State university admissions go test-optional to increase enrollment and diversity


Daily file illustration by Cynthia Zhang

As recently enacted by state law, Illinois public universities will have test-optional admissions.

Elena Hubert, Reporter

Illinois public universities will use test-optional admissions as of Jan. 1, a change enacted by the Higher Education Fair Admissions Act. 

Illinois follows several states and university systems in the nationwide trend toward test-optional admissions during the COVID-19 pandemic. Rep. Nicholas Smith (D-Chicago) said legislators hope the change will reverse declining enrollment and increase diversity at public universities.

“Our motivation as legislators is to increase enrollment in public universities and keep more Illinois students in the state to complete their education, get employed and contribute to society,” Smith said in an email.

The Illinois Legislative Black Caucus supported this act as part of a push to dismantle systemic racism in Illinois. Smith said they focused on research findings about standardized testing and people of color.

A 2020 study by the Brookings Institution found Black and Hispanic or Latinx students scored significantly lower on the SAT math section than white and Asian students. The study called the findings “a likely result of generations of exclusionary housing, education, and economic policy.”

Test-optional admissions open up collegiate options for students discouraged by lower test scores, according to Beth Arey, Evanston Township High School’s College and Career Coordinator.

“(College counselors) want to make sure (students) know they have options,” Arey said. “A lot of times the hang up or the barrier that students face related to their post-high school planning is the belief that you don’t have options.”

ETHS junior Ahania Soni plans to take both the ACT and the state-required SAT. She plans to apply without test scores to schools like the University of Illinois Urbana-Champaign if she does not reach her target score.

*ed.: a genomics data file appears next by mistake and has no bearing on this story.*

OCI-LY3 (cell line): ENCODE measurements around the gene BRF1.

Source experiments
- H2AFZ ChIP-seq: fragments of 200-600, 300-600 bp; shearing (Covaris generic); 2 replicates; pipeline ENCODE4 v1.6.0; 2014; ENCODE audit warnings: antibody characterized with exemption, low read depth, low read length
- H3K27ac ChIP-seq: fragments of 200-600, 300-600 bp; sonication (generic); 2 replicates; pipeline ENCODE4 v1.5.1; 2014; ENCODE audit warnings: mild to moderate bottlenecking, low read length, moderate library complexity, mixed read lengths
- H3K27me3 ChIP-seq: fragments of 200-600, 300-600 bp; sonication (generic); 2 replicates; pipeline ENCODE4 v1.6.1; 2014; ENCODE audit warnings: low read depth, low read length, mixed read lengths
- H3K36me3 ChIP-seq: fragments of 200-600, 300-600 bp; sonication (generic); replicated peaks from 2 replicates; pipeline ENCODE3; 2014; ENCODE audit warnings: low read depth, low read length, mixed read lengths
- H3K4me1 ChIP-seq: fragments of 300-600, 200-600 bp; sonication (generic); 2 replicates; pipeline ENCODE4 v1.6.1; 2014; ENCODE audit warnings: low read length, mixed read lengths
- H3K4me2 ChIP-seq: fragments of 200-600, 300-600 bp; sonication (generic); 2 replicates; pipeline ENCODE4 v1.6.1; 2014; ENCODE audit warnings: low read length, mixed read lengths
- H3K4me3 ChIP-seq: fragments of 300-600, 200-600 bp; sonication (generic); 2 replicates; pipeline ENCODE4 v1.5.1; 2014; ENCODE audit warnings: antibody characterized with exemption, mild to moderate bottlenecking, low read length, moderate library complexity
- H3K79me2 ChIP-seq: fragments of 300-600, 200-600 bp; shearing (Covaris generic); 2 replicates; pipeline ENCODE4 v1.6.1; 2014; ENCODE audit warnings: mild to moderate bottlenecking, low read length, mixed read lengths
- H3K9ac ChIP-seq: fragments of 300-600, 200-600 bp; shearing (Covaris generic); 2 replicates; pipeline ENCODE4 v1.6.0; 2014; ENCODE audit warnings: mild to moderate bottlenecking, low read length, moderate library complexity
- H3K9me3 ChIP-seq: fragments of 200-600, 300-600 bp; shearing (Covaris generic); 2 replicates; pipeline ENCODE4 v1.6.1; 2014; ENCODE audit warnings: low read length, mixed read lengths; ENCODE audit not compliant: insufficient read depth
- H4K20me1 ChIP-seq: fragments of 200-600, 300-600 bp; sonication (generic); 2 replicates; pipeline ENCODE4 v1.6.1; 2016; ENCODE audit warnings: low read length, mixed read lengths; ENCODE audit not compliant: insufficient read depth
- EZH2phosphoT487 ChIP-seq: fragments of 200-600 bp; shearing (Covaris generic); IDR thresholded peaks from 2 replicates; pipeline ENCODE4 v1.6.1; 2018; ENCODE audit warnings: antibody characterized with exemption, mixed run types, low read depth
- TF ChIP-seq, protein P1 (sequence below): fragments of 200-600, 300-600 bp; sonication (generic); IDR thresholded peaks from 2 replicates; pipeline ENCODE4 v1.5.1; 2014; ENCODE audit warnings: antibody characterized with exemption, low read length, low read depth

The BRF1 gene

However, Soni has doubts about how universities process applications without scores. She said many of her peers think colleges assume students did poorly on tests if they don’t submit scores.

“What I’ve heard about a lot of them, especially the schools that are a lot more selective, is that they claim to be test optional,” Soni said. “But in reality, if you don’t submit a test score, they’re just gonna think you did badly on it.”

Soni has doubts that colleges will not penalize applicants without scores, but she said the new law is a “step in the right direction” away from standardized testing. She disapproves of the current form of standardizing testing, citing its discrimination against historically marginalized populations.

“A huge thing with testing is the discrimination it has against people of color, people who English isn’t their first language, people who come from different schools, different types of education, different countries, all those kinds of things,” Soni said. “(It) really impact(s) the way you’re going to do on a score.”

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Twitter: @elenahubert25

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